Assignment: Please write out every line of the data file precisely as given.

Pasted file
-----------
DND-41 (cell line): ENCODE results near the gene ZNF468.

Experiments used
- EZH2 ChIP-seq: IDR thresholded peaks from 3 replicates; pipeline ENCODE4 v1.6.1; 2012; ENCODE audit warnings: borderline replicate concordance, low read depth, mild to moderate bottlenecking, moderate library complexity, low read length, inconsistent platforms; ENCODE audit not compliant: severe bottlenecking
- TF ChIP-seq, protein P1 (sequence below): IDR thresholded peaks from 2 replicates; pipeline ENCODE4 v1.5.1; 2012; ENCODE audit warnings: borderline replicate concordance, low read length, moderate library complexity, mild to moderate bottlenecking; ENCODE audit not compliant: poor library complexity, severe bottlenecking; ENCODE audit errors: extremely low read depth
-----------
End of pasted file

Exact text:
DND-41 (cell line): ENCODE results near the gene ZNF468.

Experiments used
- EZH2 ChIP-seq: IDR thresholded peaks from 3 replicates; pipeline ENCODE4 v1.6.1; 2012; ENCODE audit warnings: borderline replicate concordance, low read depth, mild to moderate bottlenecking, moderate library complexity, low read length, inconsistent platforms; ENCODE audit not compliant: severe bottlenecking
- TF ChIP-seq, protein P1 (sequence below): IDR thresholded peaks from 2 replicates; pipeline ENCODE4 v1.5.1; 2012; ENCODE audit warnings: borderline replicate concordance, low read length, moderate library complexity, mild to moderate bottlenecking; ENCODE audit not compliant: poor library complexity, severe bottlenecking; ENCODE audit errors: extremely low read depth